Just as conservation planning has learned the importance of being critical about the biodiversity data being used (eg, how representative are indicator taxa of wider biodiversity trends we care about? or how were the data collected and are there inherent biases – eg, sampling bias – we need to worry about?), we now need a similar maturity in how we think about data on conservation costs, where many similar considerations apply about data quality.


Variable management costs

The cost of managing protected areas can vary from little to very large so it’s important our assumptions on what real management costs into the future will be are based on solid evidence. For example, compare the two protected areas below, both managed by the same organization, The Nature Conservancy (TNC).

Below left: Managers of TNC’s Brush Mountain Preserve in Pennsylvania, have fenced sections of the preserve to exclude deer and allow for oak regeneration. Fencing like this can cost a small fortune. In addition, there has been extensive thinning of early successional trees, and a prescribed burn is planned to promote the historic forest type that was dominated by oaks and pines. The ploughed section in the foreground of the photograph is a firebreak for the upcoming burn.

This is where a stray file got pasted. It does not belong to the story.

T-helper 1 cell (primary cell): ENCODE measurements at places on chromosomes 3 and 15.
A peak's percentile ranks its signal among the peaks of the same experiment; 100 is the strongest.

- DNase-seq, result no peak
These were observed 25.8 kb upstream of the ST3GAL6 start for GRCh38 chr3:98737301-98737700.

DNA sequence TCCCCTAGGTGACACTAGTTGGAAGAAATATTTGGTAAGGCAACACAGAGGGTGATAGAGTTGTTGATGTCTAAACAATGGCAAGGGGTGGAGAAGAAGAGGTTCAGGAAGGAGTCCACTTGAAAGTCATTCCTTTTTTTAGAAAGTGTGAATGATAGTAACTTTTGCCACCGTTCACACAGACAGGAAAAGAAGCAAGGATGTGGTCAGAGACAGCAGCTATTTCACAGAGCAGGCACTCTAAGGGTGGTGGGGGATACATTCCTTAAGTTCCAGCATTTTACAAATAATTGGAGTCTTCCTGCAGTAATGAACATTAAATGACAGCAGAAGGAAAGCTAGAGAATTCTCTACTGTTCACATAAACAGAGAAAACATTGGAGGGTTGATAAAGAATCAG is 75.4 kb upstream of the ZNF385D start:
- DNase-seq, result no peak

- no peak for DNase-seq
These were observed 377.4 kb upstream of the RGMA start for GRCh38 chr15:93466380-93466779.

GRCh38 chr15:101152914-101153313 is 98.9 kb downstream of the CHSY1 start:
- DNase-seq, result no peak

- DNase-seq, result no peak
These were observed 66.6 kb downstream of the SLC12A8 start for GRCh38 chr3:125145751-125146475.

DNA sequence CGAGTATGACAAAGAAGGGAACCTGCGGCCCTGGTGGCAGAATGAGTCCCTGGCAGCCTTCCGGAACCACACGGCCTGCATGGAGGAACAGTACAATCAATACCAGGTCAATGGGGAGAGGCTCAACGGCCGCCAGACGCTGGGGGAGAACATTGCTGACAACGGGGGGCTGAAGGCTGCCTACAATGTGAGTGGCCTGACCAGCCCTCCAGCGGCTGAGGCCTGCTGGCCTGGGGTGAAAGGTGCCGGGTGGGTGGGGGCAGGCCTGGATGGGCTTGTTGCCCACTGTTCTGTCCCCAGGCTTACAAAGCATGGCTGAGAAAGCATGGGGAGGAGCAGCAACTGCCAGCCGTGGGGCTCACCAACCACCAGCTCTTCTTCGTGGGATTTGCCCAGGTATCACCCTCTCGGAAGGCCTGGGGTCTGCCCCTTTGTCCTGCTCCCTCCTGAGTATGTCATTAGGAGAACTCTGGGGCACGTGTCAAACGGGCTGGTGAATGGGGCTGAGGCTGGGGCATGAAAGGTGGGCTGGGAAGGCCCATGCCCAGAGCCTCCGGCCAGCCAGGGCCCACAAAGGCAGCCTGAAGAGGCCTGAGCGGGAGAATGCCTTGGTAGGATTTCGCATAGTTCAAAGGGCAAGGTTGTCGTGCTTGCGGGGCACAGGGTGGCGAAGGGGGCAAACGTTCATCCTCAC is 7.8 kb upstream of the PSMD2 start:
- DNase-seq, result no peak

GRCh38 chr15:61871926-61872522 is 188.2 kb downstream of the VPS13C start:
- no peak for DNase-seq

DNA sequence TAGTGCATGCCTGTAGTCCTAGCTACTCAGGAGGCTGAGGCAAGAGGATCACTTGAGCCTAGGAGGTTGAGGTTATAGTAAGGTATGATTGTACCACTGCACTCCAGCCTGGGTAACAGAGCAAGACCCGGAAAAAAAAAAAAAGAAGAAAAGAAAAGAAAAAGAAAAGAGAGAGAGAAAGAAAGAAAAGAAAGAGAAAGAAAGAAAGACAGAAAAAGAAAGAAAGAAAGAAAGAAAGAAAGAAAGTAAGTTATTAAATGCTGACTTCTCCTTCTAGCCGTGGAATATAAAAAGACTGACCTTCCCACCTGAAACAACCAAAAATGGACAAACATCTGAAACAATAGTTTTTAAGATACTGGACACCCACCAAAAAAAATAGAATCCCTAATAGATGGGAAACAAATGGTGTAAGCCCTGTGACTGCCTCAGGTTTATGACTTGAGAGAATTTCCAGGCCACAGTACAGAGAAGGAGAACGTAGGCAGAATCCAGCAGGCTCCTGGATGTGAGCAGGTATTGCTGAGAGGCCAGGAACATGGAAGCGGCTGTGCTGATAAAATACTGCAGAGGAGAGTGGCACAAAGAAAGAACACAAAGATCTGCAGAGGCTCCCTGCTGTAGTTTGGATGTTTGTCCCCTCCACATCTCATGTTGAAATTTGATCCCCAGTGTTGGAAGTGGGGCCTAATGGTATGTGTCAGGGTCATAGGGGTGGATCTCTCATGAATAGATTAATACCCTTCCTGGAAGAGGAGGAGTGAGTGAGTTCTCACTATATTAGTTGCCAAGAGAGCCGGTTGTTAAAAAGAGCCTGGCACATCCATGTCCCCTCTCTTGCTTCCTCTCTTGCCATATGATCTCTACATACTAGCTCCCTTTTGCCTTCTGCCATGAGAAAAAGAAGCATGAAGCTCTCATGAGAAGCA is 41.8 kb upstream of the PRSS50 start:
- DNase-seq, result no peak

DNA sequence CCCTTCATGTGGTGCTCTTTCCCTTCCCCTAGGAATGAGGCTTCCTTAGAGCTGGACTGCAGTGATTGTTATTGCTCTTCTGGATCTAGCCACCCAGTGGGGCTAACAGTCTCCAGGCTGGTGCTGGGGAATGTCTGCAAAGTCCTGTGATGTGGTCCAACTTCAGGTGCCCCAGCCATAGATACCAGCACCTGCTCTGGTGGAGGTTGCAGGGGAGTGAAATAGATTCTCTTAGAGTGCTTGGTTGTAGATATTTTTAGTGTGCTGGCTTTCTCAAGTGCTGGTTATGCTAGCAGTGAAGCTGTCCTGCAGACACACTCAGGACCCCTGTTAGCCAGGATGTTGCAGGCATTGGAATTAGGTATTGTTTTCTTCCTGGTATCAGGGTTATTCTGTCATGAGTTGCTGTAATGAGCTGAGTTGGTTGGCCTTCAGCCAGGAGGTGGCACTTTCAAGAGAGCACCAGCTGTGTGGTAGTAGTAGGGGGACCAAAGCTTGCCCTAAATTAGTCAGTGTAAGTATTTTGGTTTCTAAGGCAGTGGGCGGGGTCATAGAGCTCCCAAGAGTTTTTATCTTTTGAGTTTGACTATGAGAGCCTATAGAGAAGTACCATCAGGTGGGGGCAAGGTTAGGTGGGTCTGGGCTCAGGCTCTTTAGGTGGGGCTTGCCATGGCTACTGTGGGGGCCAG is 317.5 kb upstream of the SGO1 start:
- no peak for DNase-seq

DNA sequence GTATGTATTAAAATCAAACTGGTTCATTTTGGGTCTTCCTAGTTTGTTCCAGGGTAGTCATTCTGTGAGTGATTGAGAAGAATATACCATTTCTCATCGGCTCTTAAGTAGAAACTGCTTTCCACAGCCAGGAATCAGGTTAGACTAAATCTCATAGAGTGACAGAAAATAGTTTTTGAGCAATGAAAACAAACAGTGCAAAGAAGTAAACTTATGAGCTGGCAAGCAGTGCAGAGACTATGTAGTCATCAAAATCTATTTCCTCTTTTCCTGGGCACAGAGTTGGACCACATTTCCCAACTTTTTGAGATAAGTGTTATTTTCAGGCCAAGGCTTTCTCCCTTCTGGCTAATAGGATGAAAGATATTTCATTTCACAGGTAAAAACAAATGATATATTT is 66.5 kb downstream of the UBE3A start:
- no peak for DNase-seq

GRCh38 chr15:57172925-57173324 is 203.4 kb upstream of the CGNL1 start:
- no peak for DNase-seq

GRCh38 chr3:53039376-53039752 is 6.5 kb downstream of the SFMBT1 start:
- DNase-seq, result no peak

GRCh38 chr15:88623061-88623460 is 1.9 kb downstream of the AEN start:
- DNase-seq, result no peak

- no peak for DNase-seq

Below right: In contrast, many remote mountain protected areas receive very little management effort. For example, TNC’s conservation objective for the Tally Preserve (below right), is to promote forest intactness within the northern Cumberlands region of Tennessee. The only management that occurs on this preserve was boundary marking and annual visits for ecological inventory.

(Photo by Eric Larson)

(Photo by Eric Larson)

(Photo by Eric Larson)

(Photo by Eric Larson

 


More info: Paul Armsworth p.armsworth@utk.edu 

Reference 

Armsworth PR (2014). Inclusion of costs in conservation planning depends on limited datasets and hopeful assumptions. Annals of the New York Academy of Sciences. doi: 10.1111/nyas.12455

Note: This guest editorial was written by Dr Paul Armsworth, an Associate Professor in Ecology and Evolutionary Biology at the University of Tennessee, Knoxville, USA. Paul has collaborated with many of EDG’s researchers over the years and Gwen Iacona (see page 4) was Paul’s student before joining the EDG last year. We hope to bring you more international perspectives on environmental decision science over time.